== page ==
These are lumps of cold, dead metal that don’t actually produce anything of their own but can serve a greater purpose in time. Silver, in particular, has a tonne of industrial and commercial applications. By purchasing at a low price, and holding over the incredibly long term(I’m talking 50+ years here), your children’s, children can benefit from its sale.
I hold some precious metals in our family vault(among other things I’ll talk about in the future) and purchase amounts occasionally on price dips to dollar cost average for a long-term holding. Ideally, my greatgrandchildren will be the ones to benefit substantially from the sale of these metals. If not, well, at least there’s a story to tell behind them from the founding father of their dynasty.
Growth vs Income
The Power of Growth
Let’s pretend you found an index fund that could reliably give you an average of 10% ROI for the next 50 years. In your lifetime, the return might be substantial, sure. But in your old age, you had no need to retire. You moved to manage your families income producing assets and worked in your child’s enterprise.
So, instead of liquidating this ‘asset’ you kept it, and so did your children, and their children again. So your lifetime holding this was say around 50 years, your children held it for another 50, and those children, now reaching say, 50(to keep it simple, forgive me if the age gaps don’t seem quite right) decide it’s time to liquidate their grandparent’s funds and do large-scale development. Ignoring additional contributions and starting with 100k, in your 50 years, it would have become $11,739,085.29. Ok, yep, seems reasonable. Let’s see what happen in the next 50: $1,378,061,233.98. Pretty nuts, pretty nuts. Now it’s your grandchildren’s time to build that development, time to sell: $161,771,783,577.62. Oh me…Oh my.
Ok, so over 160 billion seems nuts from a 100k investment. This is genuinely how it works out though. To realize what this truly means, we need to take a couple more steps. Assume you get taxed at 35% for capital gains when you sell. Now you have $105B(for billion) left, rounded down. Now to figure out what it is in today’s dollars. Assuming an inflation rate of 3%, you’ll end up with $1.25B in today’s dollars. Not bad for a $100,000 start point. All things being equal, imagine what that $1.25B could do today. This is the power you can bestow upon your family with a growth mindset.
The Income Comparison
In the income side of the growth vs income debate, take that same 100k, and put it into some sort of vessel that pulls in 10% pa ROI. This is paid to you(or your descendants) annually. Let’s assume a tax rate on this income of 22%, as it’s mixed with some income from your job, businesses or otherwise. So you now have about $7,800 coming in annually, after tax. This is a surplus, so you reinvest it back into more income producing assets. Doing this over the first 50 years nets you a total asset base of $4.275M. This will throw off around $333k a year after tax in income.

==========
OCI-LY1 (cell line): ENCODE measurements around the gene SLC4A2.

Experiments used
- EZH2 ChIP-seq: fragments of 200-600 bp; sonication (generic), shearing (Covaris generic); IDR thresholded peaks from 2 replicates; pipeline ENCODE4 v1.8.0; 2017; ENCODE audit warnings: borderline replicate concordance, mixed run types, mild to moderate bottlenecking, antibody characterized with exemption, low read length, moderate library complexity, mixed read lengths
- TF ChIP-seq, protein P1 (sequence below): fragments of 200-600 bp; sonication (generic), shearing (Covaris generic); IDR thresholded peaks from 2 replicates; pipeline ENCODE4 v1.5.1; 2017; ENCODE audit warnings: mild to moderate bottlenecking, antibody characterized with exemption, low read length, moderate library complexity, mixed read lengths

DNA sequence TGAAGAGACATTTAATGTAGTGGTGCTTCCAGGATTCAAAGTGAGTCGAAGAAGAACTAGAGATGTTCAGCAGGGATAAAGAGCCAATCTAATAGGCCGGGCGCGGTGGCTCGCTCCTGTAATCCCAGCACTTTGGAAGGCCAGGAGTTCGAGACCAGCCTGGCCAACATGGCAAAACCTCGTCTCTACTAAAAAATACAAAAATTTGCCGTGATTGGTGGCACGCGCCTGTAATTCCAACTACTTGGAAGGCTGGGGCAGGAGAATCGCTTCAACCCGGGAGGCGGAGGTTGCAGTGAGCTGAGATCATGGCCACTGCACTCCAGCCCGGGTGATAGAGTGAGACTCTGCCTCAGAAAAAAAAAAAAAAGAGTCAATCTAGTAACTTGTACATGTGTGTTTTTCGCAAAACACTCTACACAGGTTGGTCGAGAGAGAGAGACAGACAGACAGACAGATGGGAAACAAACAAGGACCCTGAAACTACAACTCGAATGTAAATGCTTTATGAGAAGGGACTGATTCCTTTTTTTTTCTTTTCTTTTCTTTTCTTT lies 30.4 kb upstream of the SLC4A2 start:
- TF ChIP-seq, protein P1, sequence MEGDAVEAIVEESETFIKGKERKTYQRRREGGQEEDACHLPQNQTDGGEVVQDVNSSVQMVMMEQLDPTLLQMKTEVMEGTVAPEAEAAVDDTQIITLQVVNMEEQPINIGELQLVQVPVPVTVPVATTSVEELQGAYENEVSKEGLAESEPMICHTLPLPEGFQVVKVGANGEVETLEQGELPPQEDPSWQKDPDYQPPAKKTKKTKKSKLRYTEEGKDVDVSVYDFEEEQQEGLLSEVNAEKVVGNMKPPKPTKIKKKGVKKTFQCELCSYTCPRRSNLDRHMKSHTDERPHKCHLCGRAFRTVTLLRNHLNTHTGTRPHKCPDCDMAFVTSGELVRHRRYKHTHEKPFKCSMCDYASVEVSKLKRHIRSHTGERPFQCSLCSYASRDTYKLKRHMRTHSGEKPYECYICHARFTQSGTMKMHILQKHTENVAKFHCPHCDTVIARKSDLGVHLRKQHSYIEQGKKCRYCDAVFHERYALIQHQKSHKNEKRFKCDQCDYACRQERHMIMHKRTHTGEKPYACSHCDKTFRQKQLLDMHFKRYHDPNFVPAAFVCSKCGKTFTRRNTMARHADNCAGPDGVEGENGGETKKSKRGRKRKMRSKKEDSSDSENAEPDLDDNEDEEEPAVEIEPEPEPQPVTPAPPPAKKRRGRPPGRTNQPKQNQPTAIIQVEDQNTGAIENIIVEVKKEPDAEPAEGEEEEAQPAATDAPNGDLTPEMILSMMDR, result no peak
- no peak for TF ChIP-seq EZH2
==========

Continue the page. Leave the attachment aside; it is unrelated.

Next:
For comparison, if you swapped to income after 50 years of capital growth investing you’d get about $640k/year(before inflation adjustment). Let’s take this right out to 150 years. You’ll end up with a total sum of $7,812,933,496.26, before inflation. Inflation-adjusted, you’ll end up with $92.7M modern dollars with an annual income of $9.27M dollars before tax. This is quite a bit less than $1.25B(Which would give your descendants $125M/year income, for the record). Another mark in favor of the former in the growth vs income debate.
My Money’s on the Hairy Armed one.
Conclusion on Growth vs Income
As you can probably tell, in a battle of growth vs income, growth wins out every time when it comes to large-scale wealth building. In the case of our 150-year example above, over ten times over!
Income serves the purpose of servicing growth assets during their maintenance phase, as well as keeping the bills paid and your family bellies full. But income is taxed as you receive it from a job. Even with a business, you still pay tax on your income at the year’s end. The tax paid upfront on this erodes the potential future growth of your investments in a big way. By shifting to a base of growth assets, you and your descendants can benefit from massive amounts of compounding returns and only pay tax upon a liquidation event. Even with this tax, the growth in the interim is more than enough to make up for the balance.
By shifting to a growth mindset, you can help your family empire ascend to a new level. One with time on your side, rather than working against you. A simple $100,000 investment can see your future descendants achieving more than you could with your 100k investment in a lifetime. With proper application and by building a larger, less passive asset base, your family will have even more to work with as time goes on. Growth assets do require maintenance, however, and income can help you strike an even balance to let these assets grow without secretly crippling your finances.
Which do you back in the growth vs income debate? A pool of growth assets or a large income(and tax bill)? Let me know in the comments below.